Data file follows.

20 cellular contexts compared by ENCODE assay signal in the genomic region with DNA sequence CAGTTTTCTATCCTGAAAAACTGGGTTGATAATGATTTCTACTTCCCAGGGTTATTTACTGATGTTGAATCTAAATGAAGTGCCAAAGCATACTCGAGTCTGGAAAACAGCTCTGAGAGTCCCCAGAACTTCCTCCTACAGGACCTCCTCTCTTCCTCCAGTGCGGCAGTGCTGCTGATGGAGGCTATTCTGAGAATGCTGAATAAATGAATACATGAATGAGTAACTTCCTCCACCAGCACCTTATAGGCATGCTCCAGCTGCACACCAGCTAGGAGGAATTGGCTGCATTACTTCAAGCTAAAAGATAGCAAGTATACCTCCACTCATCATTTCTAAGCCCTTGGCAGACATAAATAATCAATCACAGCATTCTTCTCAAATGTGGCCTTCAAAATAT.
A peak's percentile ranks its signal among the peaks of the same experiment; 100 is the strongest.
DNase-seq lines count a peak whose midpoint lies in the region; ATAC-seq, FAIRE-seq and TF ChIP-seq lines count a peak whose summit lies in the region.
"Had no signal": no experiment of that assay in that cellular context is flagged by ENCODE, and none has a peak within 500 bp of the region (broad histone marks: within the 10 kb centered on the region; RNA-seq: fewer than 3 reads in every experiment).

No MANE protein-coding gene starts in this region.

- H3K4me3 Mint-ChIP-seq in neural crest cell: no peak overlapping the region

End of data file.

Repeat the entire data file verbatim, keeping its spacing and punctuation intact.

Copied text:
20 cellular contexts compared by ENCODE assay signal in the genomic region with DNA sequence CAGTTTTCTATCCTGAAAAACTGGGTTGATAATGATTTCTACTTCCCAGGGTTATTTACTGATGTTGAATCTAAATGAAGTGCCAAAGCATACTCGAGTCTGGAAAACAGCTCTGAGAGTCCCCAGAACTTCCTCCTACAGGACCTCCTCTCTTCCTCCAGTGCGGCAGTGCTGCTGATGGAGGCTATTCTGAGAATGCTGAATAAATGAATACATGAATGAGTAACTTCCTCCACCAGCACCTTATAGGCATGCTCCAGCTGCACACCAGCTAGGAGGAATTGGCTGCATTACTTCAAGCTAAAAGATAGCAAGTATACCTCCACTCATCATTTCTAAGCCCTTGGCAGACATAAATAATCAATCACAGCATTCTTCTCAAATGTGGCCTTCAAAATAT.
A peak's percentile ranks its signal among the peaks of the same experiment; 100 is the strongest.
DNase-seq lines count a peak whose midpoint lies in the region; ATAC-seq, FAIRE-seq and TF ChIP-seq lines count a peak whose summit lies in the region.
"Had no signal": no experiment of that assay in that cellular context is flagged by ENCODE, and none has a peak within 500 bp of the region (broad histone marks: within the 10 kb centered on the region; RNA-seq: fewer than 3 reads in every experiment).

No MANE protein-coding gene starts in this region.

- H3K4me3 Mint-ChIP-seq in neural crest cell: no peak overlapping the region